Netflix is in the process of dismantling the financial package that allowed it to pay extremely little tax in France. From 2021, all French subscriptions will be subject to French taxation. The firm of Reed Hastings obviously wishes to bury the hatchet with the French creation.
Do you remember the 564,174 euros in taxes paid by Netflix in France in 2019? Unfortunately, Netflix has many large American firms using rather aggressive tax optimization techniques that allow it to pay as little tax as possible. Currently, when a French subscriber subscribes to Netflix, they are actually paying Netflix International BV, a company registered in the Netherlands.
The French branch of the group, it records only a modest turnover on the basis of which the tax is calculated. Still, it seems Reed Hastings’ group has no intention of letting the situation continue. Despite the tens of millions of euros that this method allows him to save, in France alone, every year. Netflix is indeed a disruptive player with rapid growth that is profoundly changing the film industry.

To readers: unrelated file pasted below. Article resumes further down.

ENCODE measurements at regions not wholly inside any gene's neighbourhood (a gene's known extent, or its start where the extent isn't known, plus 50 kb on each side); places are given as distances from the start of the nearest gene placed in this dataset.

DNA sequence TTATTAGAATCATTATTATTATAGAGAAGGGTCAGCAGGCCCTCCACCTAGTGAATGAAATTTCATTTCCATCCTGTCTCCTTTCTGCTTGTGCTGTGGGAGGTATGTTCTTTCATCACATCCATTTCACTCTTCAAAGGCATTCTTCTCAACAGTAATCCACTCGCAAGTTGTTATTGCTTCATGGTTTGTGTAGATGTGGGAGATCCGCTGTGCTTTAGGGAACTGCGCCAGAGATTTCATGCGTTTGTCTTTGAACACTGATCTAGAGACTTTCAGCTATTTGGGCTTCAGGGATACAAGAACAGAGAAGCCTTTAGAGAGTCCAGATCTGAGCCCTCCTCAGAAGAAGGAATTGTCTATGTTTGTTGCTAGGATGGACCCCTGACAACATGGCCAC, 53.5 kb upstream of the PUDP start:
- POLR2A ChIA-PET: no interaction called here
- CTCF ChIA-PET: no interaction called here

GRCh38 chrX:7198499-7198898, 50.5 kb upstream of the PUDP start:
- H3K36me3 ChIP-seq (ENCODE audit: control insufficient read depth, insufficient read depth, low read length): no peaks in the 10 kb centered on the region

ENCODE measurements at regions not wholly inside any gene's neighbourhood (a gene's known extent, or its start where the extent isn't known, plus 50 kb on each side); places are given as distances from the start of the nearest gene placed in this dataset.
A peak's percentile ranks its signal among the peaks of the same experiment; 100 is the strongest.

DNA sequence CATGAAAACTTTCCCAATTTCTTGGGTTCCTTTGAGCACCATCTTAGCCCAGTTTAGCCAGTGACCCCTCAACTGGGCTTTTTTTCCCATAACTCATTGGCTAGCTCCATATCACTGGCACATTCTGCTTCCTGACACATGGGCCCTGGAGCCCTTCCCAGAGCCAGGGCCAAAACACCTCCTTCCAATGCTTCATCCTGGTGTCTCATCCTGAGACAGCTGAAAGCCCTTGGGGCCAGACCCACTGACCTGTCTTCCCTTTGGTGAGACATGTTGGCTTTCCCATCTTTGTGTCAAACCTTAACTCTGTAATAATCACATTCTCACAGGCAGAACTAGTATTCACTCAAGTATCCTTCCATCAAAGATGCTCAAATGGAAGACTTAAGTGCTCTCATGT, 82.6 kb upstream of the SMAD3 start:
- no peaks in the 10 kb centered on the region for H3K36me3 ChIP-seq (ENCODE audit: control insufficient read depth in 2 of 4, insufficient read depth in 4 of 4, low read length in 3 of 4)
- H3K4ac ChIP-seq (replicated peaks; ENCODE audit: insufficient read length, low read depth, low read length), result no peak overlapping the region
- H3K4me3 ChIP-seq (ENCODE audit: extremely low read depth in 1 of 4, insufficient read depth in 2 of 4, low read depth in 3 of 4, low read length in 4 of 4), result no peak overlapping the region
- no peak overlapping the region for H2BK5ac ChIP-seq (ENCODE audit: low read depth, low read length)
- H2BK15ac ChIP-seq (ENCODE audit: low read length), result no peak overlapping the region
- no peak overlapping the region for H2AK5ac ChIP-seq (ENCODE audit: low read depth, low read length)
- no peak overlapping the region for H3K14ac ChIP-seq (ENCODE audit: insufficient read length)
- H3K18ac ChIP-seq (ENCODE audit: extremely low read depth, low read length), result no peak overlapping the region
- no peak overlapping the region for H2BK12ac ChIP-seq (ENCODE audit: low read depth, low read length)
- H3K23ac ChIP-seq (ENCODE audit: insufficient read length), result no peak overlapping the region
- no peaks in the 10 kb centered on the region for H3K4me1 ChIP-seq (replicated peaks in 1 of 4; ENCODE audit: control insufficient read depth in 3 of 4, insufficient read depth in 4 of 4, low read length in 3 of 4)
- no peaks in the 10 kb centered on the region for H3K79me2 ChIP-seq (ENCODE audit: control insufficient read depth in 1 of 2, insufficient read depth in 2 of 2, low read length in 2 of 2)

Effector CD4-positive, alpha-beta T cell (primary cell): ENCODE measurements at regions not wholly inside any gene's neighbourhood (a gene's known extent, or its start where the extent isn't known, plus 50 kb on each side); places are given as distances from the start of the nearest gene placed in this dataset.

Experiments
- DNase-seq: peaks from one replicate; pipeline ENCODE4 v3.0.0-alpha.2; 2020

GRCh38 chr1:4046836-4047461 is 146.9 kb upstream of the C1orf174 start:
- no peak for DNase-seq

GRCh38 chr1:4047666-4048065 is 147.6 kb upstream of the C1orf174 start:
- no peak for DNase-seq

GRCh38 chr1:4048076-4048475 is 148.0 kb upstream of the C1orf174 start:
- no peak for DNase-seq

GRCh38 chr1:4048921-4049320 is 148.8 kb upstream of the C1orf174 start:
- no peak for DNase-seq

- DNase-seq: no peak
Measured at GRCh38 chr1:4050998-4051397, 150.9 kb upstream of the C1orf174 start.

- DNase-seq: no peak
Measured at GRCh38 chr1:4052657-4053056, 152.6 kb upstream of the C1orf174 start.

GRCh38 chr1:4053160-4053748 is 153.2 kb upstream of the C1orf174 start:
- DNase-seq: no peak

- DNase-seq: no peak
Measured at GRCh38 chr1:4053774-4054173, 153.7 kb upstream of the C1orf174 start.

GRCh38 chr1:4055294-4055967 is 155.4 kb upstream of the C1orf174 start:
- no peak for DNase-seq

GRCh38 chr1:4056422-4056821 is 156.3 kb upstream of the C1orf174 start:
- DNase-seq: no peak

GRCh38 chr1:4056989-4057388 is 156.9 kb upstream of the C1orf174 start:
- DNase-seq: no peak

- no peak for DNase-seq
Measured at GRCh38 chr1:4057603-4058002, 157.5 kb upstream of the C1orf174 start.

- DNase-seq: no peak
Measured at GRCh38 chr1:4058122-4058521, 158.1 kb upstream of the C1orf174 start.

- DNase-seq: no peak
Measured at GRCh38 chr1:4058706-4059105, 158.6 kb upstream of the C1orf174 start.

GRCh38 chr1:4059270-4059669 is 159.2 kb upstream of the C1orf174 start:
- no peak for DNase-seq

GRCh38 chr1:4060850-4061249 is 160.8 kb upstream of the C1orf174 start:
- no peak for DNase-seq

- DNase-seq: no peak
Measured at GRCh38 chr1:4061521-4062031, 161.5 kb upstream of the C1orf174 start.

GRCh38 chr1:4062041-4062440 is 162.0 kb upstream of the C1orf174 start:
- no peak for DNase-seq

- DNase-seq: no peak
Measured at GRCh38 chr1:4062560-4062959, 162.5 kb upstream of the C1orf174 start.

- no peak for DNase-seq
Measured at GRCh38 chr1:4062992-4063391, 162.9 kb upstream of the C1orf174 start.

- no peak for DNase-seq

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Netflix abandons tax optimization to get closer to French creation
But initially, Netflix rather projected itself against the grain of the actors and established practices of the sector for decades. The streaming platform has tackled the media chronology in particular, going so far as to show films in Cannes that will never be released in theaters. This ended up leading to a temporary exclusion from the festival. A situation undoubtedly worsened by this status of newcomer who does not participate financially in French creation as much as other audiovisual players.
According to Capital, Netflix France’s turnover is around 800 million euros. With this change in structure, which will take effect in January 2021, Netflix could therefore pay the tax authorities nearly 25 million euros per year – at a rate of 33.3% which is probably unrealistic. So the estimates are based on range between 10 and 25 million euros. Which is already much more suitable than the half a million paid by the group in 2019.
In addition, it should be noted that we are only talking about income tax here. Netflix already pays 20% VAT on online services, and a tax of 5.15% of its turnover to the CNC. The platform will also soon have quotas to respect, investing between 20 and 25% of its turnover in European films and series, of which 85% in content made in France.
“After the opening of our office in Paris in January 2020 and the launch of more than 20 locally produced films and series, this development confirms our long-term commitment alongside the French creative industries”, comments Netflix.